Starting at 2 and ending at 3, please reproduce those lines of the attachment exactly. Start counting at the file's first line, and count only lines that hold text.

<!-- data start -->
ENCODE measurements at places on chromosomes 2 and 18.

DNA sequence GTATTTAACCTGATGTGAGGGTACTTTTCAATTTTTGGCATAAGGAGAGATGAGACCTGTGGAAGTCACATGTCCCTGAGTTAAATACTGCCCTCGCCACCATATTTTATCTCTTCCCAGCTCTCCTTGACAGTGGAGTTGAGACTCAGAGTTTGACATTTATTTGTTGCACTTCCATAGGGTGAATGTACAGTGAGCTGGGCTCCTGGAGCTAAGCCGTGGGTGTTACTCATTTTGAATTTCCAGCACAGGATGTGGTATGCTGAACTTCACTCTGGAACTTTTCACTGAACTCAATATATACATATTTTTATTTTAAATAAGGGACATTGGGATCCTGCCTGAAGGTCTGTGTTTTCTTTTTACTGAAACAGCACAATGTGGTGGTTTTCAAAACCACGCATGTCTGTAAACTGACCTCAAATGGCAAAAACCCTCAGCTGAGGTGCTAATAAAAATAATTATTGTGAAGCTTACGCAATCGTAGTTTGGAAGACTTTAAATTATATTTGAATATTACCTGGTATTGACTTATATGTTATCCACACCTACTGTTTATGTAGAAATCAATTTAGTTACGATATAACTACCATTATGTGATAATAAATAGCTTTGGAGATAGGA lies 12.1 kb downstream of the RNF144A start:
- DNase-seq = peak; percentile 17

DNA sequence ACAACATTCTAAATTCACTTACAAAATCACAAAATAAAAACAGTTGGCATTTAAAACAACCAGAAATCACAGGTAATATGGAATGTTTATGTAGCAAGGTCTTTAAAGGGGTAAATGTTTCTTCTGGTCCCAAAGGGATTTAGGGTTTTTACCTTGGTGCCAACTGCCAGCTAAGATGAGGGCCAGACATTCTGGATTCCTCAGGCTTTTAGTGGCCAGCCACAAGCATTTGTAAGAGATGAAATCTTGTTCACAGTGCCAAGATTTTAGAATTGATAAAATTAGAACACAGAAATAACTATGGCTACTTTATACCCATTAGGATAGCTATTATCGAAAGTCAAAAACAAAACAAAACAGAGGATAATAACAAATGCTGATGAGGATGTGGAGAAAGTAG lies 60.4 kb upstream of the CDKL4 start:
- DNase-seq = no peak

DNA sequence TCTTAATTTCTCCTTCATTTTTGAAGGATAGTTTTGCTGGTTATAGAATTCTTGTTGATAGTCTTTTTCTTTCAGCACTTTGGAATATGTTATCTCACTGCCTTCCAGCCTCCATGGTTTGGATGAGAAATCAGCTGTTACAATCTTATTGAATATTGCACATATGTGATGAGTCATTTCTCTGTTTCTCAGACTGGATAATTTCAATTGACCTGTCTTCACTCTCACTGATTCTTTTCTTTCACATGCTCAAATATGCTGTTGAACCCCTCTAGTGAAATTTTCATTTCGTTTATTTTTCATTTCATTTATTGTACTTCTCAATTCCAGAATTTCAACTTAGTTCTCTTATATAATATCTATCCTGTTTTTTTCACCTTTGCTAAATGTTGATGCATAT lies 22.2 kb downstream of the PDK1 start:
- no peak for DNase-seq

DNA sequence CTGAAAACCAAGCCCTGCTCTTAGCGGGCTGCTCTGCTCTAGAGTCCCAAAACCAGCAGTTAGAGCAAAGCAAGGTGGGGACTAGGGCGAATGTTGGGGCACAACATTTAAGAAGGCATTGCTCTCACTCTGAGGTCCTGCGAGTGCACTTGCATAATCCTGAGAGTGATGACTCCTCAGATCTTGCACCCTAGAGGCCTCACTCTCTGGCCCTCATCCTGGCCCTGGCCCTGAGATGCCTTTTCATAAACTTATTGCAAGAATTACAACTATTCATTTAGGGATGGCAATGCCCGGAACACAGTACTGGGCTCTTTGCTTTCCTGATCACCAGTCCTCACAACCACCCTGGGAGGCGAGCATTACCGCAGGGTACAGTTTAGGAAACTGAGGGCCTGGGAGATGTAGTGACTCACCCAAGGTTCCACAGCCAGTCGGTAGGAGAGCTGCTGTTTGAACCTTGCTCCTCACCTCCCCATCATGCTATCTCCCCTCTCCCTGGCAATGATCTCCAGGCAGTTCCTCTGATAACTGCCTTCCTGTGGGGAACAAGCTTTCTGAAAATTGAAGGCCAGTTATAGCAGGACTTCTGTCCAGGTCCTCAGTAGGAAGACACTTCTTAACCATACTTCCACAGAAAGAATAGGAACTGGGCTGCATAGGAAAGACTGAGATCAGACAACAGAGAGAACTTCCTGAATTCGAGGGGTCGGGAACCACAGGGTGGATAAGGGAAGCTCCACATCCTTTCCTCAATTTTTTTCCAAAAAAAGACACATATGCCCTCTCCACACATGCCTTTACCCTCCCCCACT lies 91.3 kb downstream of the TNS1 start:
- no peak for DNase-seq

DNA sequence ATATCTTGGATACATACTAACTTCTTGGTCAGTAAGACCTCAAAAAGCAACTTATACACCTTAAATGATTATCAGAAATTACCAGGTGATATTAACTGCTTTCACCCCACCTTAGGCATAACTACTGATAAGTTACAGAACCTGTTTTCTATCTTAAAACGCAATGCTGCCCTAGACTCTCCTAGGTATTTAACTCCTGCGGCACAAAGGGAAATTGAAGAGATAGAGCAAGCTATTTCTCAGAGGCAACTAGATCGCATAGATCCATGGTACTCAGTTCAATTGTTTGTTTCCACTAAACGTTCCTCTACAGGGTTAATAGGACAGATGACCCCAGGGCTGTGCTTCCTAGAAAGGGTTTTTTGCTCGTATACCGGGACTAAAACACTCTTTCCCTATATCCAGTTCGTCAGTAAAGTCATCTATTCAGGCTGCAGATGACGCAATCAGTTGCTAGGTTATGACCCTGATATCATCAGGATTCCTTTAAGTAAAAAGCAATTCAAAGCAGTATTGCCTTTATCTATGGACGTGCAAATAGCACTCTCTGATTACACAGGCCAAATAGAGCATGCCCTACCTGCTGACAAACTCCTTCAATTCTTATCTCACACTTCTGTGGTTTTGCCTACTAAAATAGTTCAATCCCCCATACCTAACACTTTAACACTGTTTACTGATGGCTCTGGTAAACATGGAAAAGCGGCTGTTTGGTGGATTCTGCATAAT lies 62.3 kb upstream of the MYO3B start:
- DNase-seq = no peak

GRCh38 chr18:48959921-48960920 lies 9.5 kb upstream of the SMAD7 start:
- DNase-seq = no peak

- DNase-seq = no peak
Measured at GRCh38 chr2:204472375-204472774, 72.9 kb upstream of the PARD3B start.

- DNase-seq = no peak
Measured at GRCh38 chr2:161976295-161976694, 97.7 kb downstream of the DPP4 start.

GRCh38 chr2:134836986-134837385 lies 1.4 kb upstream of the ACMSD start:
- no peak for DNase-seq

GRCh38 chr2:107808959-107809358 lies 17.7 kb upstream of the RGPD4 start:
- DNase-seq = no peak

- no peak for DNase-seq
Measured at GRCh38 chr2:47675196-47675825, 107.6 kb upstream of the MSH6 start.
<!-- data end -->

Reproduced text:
DNA sequence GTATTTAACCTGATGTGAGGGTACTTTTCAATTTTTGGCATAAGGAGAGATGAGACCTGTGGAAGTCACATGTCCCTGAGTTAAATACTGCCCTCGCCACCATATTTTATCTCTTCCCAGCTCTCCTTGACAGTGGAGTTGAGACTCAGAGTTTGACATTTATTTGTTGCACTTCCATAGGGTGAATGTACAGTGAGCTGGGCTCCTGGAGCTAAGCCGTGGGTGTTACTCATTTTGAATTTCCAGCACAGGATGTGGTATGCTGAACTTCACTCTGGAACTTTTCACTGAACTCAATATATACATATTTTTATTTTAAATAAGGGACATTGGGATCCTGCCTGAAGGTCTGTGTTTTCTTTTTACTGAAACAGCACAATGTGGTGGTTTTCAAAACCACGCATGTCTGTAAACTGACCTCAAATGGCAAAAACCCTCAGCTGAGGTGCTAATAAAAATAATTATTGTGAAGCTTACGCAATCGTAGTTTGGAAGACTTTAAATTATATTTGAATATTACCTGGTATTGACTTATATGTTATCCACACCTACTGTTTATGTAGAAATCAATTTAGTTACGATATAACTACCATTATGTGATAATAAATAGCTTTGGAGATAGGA lies 12.1 kb downstream of the RNF144A start:
- DNase-seq = peak; percentile 17